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Updated: January 1, 2003

Applies To: Windows Server 2003, Windows Server 2003 R2, Windows Server 2003 with SP1, Windows Server 2003 with SP2

A rolling upgrade offers multiple benefits and can be an alternative for any mission-critical system that requires high availability.

Consider two examples: Jack and Jill. Jack runs a mission-critical database application on a stand-alone Windows Server 2003based server. He regularly applies Windows Server 2003 operating system service packs (every quarter), upgrades his application once a year and performs a maintenance hardware upgrade once a year as well. From past experience, he can tell that the service pack installation takes on average of 60 minutes. An application upgrade generally takes four hours. Hardware upgrades take anywhere from 30 minutes to four hours. He can also testify that once a year, something goes wrong and an upgrade takes four times as long as planned. Total downtime per year of this system averages:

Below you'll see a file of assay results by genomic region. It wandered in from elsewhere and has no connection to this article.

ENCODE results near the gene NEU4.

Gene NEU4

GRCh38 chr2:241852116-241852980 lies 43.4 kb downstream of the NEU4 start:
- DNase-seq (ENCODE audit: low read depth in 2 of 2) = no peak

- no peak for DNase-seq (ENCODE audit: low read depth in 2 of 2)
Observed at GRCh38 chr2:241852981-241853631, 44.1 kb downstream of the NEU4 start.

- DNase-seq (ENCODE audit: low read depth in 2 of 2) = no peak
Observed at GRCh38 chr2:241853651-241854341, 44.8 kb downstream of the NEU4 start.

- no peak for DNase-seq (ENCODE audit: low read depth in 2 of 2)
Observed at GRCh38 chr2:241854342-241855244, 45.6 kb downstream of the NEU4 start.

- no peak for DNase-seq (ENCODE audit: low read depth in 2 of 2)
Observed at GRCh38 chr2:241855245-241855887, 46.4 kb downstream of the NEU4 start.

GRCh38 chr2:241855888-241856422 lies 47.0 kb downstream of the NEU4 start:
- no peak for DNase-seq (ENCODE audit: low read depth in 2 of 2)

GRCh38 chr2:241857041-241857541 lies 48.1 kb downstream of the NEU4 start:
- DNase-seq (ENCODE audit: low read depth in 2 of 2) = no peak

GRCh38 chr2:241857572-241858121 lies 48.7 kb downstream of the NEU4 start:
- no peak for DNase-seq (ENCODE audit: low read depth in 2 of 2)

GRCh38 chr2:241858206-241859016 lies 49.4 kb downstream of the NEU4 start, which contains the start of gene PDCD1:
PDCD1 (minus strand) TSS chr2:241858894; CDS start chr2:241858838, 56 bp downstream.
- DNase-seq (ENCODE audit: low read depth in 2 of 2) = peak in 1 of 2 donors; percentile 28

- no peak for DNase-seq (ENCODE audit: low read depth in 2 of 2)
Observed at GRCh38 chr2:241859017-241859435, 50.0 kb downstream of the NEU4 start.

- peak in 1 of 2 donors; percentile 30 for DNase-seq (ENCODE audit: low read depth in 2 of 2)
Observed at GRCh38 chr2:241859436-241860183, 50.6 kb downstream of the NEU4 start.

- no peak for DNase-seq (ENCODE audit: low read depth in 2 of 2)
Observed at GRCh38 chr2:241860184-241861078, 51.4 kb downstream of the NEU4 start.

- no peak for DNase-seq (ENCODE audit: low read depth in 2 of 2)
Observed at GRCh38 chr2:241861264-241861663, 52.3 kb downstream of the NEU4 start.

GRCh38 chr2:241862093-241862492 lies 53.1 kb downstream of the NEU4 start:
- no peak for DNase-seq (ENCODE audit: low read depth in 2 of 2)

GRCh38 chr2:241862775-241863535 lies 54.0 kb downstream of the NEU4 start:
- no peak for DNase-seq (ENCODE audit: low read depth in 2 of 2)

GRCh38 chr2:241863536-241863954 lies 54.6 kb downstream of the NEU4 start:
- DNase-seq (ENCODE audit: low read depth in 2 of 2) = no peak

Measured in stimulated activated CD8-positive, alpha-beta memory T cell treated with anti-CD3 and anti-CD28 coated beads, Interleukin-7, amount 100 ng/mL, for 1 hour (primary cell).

4 x 60 + 240 + 240 + 240 = 16 hours, which equals 99.8 percent uptime.

Jill runs a mission critical e-mail application on a two-node cluster. She applies the same rules as Jack, but instead of upgrading both nodes at once, she performs rolling upgrades. She measured that it takes five minutes on average to move this application from one node to another; thus, the downtime associated with each upgrade is limited to five minutes. Total downtime per year for his system averages:

4 x 5 + 5 + 5 = 30 minutes, which equals 99.99 percent uptime.

Rolling upgrades are advantageous in that they:

  • Minimize downtime. Rolling upgrades minimize downtime associated with software or hardware upgrades.

  • Minimize risk. Rolling upgrades minimize the risk of losing the service in case the upgrade fails. When an upgrade of one node fails, the other node can still provide the service, giving the system administrator the choice to repair or replace a failed node without incurring any additional downtime.

  • Increase flexibility. The nearly negligible system downtime caused by a rolling upgrade means that administrators could decide to perform a rolling upgrade during a working day instead of performing it late at night or on weekends.

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